Market cap and diversification also play a very important role in any fund selection. ETFs are usually based on indexes and these benchmarks usually weight on market capitalization. This means, that for the most part, large cap stocks dominate all others in most ETFs (Ten Biggest U.S. Equity Market ETFs).
Large caps generally include those companies with higher earnings power and are much more famous than their small cap brethren. However, some investors may want to invest in small caps or mid caps which have the potential to grow in the future.
So, for investors picking an ETF must note the tilt of the ETF in regards to the market spectrum. Additionally, just because a fund doesn’t declare a large focus or if it is a ‘total market’ ETF, it doesn’t mean that it won’t be dominated by large cap securities.
Diversification is also one of the important tools to consider before investing in any ETF. Investors should note that whether the fund has a preference for any specific company or sector. High concentration in one particular company or sector leads to dependence of the fund on the performance of that given segment or firm, which probably isn’t ideal for most investors.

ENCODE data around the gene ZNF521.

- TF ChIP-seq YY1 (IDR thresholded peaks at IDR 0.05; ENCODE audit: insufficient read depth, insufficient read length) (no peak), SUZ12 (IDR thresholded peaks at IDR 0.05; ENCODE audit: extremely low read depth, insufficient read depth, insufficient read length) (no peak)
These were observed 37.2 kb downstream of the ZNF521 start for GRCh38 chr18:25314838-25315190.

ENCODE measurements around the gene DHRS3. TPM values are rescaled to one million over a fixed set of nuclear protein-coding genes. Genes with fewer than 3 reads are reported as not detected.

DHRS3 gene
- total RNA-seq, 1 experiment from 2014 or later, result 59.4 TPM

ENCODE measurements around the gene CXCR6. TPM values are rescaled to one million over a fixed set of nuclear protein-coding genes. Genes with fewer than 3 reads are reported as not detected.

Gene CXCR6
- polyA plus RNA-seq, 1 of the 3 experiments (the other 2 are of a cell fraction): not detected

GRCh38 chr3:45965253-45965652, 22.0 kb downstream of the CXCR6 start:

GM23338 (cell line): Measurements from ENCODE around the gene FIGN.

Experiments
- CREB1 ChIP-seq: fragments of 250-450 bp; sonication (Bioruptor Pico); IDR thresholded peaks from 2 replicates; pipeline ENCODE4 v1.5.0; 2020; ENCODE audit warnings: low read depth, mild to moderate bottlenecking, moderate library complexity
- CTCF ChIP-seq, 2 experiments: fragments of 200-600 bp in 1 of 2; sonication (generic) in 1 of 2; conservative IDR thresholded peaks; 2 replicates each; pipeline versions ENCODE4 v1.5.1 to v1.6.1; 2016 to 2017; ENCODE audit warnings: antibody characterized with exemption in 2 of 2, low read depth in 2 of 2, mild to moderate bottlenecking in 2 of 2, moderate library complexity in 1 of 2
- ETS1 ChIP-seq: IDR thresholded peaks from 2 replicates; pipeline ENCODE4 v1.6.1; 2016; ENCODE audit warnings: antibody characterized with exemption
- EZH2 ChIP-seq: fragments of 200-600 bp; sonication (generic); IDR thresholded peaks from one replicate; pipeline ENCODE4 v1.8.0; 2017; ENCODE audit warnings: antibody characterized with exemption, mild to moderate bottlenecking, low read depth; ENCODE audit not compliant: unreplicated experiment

Ideally, an ETF should be well spread out across companies in order to reduce concentration risk, as if it is too focused, you might as well just buy the underlying securities instead.
It can also be useful to keep an eye on the total number of holdings of a fund and its allocation towards the top 10 holdings. Most should stay away from the few ETFs that buy only a handful of stocks, or those that put extreme weights into a few choice companies.
We have so far discussed some of the factors that govern thepurchasing decision in ETF investing. Among others, expenses play an important role in the decision making process.
While these ratios are much smaller for ETFs than they are for mutual funds on average, investors should note that expenses still play a crucial role in determining the best fund in a segment (ETFs vs. Mutual Funds)
Furthermore, while many products may appear similar on the surface—with similar industry, holdings, and market cap focuses—the expense ratio can often be the main, and usually key, differentiator between the two products.
The methodology of the selection of stocks in an ETF may result in higher cost for the investor. There are many ETFs which use criteria like the alphaDEX methodology which generally proves to be more expensive for an investor, but can lead to outperformance as well.
Expenses, like the other key factors on this list, must be balanced with the overall investment thesis in order to select the right ETF. There isn’t a ‘best ETF’ for every investor, but rather by looking at combination of the items outlined above, a good fit can be achieved for most in virtually any investing scenario.